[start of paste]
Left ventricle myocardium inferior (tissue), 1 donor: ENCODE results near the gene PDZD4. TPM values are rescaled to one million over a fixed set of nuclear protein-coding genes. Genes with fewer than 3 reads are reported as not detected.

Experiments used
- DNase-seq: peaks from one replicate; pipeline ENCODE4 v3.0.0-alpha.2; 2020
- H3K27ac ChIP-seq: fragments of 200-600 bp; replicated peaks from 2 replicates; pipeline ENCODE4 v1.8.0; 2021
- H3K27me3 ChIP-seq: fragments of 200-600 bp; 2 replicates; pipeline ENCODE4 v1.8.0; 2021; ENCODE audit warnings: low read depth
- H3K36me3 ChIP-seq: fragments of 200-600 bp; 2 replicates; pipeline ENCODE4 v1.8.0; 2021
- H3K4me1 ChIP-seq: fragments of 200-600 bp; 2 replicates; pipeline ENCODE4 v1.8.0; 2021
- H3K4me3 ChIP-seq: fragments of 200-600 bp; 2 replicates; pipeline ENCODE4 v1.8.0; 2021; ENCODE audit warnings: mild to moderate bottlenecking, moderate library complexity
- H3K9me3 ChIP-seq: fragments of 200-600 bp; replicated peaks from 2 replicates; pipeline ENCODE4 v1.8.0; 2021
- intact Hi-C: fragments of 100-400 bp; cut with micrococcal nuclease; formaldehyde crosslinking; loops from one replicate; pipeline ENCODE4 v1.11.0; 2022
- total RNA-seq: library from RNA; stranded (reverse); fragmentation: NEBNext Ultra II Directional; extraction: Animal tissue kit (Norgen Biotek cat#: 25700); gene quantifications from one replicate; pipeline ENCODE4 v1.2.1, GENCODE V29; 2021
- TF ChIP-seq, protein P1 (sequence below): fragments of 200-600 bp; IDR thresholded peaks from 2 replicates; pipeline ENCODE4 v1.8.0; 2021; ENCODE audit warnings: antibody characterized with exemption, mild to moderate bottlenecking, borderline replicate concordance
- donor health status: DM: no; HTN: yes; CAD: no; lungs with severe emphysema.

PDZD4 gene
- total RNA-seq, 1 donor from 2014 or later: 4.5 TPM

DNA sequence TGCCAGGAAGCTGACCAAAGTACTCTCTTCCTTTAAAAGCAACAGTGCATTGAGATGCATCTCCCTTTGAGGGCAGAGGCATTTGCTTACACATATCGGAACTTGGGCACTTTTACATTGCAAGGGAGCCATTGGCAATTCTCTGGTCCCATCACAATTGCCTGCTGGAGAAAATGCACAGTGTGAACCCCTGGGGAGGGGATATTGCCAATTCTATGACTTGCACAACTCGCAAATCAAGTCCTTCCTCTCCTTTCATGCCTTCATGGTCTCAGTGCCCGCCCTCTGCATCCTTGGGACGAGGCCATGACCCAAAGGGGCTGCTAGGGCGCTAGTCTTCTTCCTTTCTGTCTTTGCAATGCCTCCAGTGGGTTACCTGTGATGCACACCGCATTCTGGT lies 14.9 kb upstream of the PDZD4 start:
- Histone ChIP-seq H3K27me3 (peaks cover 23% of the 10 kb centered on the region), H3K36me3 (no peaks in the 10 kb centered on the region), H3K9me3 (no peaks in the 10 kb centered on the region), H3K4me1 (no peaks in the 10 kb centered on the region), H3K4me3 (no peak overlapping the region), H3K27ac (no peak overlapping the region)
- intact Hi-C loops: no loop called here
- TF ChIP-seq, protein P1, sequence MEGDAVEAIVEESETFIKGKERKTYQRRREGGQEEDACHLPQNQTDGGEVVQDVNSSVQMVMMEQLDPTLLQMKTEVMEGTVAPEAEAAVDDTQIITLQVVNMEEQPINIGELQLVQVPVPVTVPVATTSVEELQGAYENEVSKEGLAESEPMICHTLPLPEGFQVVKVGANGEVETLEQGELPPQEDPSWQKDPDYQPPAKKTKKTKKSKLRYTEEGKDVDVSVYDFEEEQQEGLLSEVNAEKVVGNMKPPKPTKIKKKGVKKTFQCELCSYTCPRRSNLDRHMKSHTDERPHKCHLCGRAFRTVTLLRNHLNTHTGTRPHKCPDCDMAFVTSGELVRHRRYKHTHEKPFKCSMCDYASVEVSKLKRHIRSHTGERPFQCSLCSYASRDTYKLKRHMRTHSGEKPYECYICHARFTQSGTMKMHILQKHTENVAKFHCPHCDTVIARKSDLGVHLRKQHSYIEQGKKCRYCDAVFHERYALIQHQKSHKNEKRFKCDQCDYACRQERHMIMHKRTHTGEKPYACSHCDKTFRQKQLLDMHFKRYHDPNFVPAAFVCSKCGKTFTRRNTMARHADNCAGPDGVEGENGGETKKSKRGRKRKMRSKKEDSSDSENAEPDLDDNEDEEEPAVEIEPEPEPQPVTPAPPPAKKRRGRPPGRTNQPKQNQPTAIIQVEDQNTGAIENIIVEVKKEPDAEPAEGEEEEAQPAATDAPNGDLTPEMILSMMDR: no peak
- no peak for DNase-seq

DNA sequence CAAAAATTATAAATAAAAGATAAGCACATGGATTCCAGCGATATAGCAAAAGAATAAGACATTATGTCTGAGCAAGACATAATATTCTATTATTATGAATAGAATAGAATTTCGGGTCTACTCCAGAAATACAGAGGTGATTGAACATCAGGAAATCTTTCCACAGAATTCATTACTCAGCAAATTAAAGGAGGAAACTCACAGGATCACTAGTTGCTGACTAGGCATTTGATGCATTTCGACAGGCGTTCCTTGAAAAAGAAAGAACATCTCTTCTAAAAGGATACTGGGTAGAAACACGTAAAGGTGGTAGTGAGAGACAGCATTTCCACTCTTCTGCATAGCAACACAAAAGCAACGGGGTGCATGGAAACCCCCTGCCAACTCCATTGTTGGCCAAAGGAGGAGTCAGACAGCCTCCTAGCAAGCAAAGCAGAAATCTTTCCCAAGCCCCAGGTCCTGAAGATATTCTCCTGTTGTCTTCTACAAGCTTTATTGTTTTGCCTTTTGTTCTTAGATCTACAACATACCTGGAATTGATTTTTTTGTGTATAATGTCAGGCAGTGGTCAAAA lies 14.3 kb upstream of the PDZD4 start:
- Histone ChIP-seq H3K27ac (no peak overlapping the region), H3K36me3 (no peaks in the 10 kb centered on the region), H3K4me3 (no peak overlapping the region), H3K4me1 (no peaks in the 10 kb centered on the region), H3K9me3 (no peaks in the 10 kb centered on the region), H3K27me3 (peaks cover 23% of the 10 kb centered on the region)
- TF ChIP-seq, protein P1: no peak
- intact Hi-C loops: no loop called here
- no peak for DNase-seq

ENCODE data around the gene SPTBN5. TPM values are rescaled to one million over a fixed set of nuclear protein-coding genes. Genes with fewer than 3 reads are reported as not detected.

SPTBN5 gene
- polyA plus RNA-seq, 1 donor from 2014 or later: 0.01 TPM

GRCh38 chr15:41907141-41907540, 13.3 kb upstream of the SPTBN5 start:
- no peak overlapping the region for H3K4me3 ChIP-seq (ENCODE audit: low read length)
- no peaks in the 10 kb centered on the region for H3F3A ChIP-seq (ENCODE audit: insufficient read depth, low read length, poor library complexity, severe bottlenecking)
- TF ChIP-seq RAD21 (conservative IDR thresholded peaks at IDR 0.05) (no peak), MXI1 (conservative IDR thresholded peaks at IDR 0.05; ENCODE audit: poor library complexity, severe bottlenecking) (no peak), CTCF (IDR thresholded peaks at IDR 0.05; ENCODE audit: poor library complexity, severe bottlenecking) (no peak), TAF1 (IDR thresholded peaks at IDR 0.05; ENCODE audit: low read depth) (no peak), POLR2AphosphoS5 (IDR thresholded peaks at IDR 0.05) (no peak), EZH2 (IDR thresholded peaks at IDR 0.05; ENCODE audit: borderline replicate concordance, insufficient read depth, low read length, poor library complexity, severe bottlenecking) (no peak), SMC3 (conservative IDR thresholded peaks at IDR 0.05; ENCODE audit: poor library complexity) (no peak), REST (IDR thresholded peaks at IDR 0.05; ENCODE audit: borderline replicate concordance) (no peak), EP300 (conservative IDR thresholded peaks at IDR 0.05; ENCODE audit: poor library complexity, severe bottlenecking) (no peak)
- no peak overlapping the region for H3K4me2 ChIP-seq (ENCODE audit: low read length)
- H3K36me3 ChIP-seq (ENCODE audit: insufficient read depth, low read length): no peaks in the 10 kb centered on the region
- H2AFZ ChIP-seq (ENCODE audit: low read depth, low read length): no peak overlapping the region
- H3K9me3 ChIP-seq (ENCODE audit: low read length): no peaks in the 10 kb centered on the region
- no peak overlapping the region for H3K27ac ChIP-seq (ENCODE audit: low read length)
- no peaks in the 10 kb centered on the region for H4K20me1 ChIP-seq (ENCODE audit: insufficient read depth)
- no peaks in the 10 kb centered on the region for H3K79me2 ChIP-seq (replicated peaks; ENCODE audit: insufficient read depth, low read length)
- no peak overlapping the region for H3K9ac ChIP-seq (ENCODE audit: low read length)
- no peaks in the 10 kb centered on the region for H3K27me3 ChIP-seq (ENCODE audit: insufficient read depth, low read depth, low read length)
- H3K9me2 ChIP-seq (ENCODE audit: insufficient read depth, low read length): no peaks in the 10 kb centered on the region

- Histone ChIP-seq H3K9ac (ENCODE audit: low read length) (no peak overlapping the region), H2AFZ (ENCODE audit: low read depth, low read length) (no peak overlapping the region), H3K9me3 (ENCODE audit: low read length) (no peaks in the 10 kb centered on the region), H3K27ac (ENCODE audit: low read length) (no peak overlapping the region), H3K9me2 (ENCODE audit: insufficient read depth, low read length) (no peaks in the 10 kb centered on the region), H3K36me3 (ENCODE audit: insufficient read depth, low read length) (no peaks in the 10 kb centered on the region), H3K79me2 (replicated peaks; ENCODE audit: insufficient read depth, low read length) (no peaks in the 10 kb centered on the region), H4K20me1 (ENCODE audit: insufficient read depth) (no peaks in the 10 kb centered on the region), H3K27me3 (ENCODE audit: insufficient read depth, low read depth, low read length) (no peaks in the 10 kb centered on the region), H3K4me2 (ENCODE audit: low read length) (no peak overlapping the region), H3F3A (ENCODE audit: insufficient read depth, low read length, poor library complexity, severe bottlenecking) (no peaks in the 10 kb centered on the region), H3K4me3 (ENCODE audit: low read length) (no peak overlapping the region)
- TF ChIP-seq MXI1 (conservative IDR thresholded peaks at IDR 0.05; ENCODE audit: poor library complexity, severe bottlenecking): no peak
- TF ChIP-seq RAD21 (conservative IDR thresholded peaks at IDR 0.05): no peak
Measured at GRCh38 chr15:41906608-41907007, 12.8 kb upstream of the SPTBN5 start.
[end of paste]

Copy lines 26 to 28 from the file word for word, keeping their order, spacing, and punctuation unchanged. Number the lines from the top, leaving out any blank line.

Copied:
ENCODE data around the gene SPTBN5. TPM values are rescaled to one million over a fixed set of nuclear protein-coding genes. Genes with fewer than 3 reads are reported as not detected.

SPTBN5 gene
- polyA plus RNA-seq, 1 donor from 2014 or later: 0.01 TPM